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The Channel Islands and the Great War
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de Gruchy, J L

Menin Gate

The Menin Gate, Ieper (Ypres), Belgium

Notice of Death appears in Jersey Evening Post of Monday 17 May 1915

Commemorated on family memorial in Almorah Cemetery


Canadian attestation papers


Commonwealth War Graves Commission Record


Joshua Laverty De Grouchy

Corporal Joshua Laverty de Grouchy
1st Battalion , Canadian Infantry (Western Ontario Regiment)

1914-15 Star

Son of Noel and Ann (nee Le Moignan), of St. Helier. Husband of Harriette Catherine Smith (formerly de Gruchy), of Homely Lodge, St. Mark's Road, St Helier. He had lived at Les Carriere, St Martin's prior to leaving for a new life in Canada.

Killed in action at St Julien, aged 46 years.

NEWS ITEM in Jersey Evening Post of Monday 17 May 1915

Roll of Honour. Death of Mr Joshua de Gruchy. The many friends in the Island of Mr Joshua Laverty de Gruchy will hear with deep regret of his death, which occurred recently in action near St Julien. Mr de Gruchy who formerly resided at Les Carrieres, St Martins, which was still his property, left the Island a few years ago for Canada. When war broke out he decided to enlist in the Canadian contingent and, although well over the age limit, managed to get himself accepted. The best proof that he was not too old to render yeoman service lies in the fact that he has since risen to Corporal's rank. The manner of his death is described in the following letter received by his widow from the Chaplain of the 1st Canadian Brigade; it reads "Dear Mrs de Gruchy, I expect you have already received the sad news about your husband from the War Office. I have today had a letter from the Sergeant of his Company in which he says of your husband "We were firm friends and I found him a good soldier and an honourable and upright man and feel his loss deeply. He succumbed to a bullet which pierced his forehead whilst he was in the prone position; death was mercifully instantaneous. It took place at St Julien whilst the Company was advancing." I wish my sorrowing sister to extend to you a brother's sympathy, how deeply we officers mourn the loss of our brave fellows we can never tell. This is hitting us all very hard but we are proud to have led such loyal and noble soldiers, worthy of the Empire's honour. Not all the honours the Empire can bestow nor all the praise can bring back our dead to us. May God in His mercy help you to bear bravely the burden of sorrow and to find comfort in the words of our Saviour "Greater love hath no man than this to lay down his life for his friends" your husband laid down his life for poor, piteously weeping, Belgium, surely he will not miss his due reward."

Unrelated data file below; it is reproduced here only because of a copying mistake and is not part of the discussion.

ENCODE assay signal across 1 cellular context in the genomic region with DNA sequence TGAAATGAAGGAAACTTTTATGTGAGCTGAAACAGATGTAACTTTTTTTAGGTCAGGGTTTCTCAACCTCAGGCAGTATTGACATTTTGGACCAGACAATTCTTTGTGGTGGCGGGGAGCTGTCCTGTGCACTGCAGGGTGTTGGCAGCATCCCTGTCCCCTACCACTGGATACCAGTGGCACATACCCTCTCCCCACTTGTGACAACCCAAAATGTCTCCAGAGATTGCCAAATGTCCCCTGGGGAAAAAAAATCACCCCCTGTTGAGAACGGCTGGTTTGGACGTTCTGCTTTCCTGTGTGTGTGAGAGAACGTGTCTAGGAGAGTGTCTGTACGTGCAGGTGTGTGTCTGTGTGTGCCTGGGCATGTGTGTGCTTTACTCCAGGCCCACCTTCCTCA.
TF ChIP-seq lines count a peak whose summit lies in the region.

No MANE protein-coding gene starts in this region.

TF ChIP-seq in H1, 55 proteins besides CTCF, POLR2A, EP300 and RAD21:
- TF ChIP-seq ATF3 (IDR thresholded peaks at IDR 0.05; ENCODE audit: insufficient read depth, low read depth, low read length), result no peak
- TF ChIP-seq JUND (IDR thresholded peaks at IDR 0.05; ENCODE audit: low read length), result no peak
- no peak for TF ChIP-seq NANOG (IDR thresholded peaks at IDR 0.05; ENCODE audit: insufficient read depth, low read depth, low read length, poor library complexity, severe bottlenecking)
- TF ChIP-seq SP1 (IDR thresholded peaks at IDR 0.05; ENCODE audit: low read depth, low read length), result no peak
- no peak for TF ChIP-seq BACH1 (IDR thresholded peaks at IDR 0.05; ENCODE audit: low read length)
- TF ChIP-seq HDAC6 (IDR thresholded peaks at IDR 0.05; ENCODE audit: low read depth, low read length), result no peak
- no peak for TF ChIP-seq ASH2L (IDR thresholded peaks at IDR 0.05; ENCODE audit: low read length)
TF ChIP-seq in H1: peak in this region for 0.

At 8pm every evening, the Last Post is played inside the Menin Gate in remembrance.